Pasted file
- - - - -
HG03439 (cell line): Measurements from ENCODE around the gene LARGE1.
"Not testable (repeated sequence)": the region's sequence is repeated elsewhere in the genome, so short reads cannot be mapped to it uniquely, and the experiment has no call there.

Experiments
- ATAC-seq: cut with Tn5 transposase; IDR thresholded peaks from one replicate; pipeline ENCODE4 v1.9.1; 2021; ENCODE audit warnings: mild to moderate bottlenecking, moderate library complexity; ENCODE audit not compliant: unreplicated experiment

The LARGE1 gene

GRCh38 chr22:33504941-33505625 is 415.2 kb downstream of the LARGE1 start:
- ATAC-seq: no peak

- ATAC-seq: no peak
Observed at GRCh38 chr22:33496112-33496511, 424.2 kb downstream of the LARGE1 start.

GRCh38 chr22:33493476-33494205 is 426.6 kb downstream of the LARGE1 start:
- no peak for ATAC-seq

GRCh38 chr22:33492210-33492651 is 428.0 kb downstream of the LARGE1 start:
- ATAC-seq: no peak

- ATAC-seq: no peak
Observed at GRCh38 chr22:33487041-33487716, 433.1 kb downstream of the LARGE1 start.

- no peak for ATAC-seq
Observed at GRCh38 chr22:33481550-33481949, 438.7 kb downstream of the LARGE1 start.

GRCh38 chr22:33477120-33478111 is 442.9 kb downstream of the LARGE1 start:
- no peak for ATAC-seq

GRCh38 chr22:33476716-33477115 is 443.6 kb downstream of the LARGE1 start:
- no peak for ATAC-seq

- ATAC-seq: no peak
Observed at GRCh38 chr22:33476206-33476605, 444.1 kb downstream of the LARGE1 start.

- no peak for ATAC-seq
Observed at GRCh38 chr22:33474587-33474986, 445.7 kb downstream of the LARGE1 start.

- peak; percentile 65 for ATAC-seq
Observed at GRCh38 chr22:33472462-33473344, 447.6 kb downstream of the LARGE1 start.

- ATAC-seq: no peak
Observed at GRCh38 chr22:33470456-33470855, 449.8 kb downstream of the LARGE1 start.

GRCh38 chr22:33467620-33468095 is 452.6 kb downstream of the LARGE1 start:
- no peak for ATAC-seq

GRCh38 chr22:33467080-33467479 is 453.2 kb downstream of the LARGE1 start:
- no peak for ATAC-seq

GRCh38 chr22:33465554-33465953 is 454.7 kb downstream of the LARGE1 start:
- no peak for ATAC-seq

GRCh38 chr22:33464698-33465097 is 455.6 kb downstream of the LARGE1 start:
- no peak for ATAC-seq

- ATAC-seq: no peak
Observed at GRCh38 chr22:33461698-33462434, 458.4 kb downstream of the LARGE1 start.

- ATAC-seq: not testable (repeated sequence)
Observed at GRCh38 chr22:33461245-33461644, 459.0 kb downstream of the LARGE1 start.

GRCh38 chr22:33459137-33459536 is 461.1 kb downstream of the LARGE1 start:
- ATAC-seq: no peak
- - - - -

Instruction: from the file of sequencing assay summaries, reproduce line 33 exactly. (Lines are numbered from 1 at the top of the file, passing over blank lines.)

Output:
- no peak for ATAC-seq